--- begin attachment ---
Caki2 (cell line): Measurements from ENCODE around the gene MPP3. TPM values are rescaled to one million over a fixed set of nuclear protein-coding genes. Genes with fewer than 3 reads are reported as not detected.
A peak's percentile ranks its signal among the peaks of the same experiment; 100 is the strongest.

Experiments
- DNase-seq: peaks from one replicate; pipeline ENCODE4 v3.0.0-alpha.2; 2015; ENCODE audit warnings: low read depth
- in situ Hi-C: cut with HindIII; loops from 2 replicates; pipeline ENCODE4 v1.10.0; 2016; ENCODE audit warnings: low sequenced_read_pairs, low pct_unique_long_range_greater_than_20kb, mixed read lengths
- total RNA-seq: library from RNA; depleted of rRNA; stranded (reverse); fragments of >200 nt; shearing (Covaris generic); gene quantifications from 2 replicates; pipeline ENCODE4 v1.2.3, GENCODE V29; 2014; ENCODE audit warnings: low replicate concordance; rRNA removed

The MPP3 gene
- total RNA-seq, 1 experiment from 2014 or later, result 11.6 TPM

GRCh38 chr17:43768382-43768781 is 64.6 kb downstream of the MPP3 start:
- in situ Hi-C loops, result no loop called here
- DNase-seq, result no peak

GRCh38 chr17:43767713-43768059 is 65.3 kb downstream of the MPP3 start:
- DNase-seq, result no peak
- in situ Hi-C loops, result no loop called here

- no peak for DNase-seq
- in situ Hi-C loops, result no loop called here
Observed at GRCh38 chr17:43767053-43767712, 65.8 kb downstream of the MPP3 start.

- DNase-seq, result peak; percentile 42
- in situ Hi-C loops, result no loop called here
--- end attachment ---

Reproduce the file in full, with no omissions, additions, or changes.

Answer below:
Caki2 (cell line): Measurements from ENCODE around the gene MPP3. TPM values are rescaled to one million over a fixed set of nuclear protein-coding genes. Genes with fewer than 3 reads are reported as not detected.
A peak's percentile ranks its signal among the peaks of the same experiment; 100 is the strongest.

Experiments
- DNase-seq: peaks from one replicate; pipeline ENCODE4 v3.0.0-alpha.2; 2015; ENCODE audit warnings: low read depth
- in situ Hi-C: cut with HindIII; loops from 2 replicates; pipeline ENCODE4 v1.10.0; 2016; ENCODE audit warnings: low sequenced_read_pairs, low pct_unique_long_range_greater_than_20kb, mixed read lengths
- total RNA-seq: library from RNA; depleted of rRNA; stranded (reverse); fragments of >200 nt; shearing (Covaris generic); gene quantifications from 2 replicates; pipeline ENCODE4 v1.2.3, GENCODE V29; 2014; ENCODE audit warnings: low replicate concordance; rRNA removed

The MPP3 gene
- total RNA-seq, 1 experiment from 2014 or later, result 11.6 TPM

GRCh38 chr17:43768382-43768781 is 64.6 kb downstream of the MPP3 start:
- in situ Hi-C loops, result no loop called here
- DNase-seq, result no peak

GRCh38 chr17:43767713-43768059 is 65.3 kb downstream of the MPP3 start:
- DNase-seq, result no peak
- in situ Hi-C loops, result no loop called here

- no peak for DNase-seq
- in situ Hi-C loops, result no loop called here
Observed at GRCh38 chr17:43767053-43767712, 65.8 kb downstream of the MPP3 start.

- DNase-seq, result peak; percentile 42
- in situ Hi-C loops, result no loop called here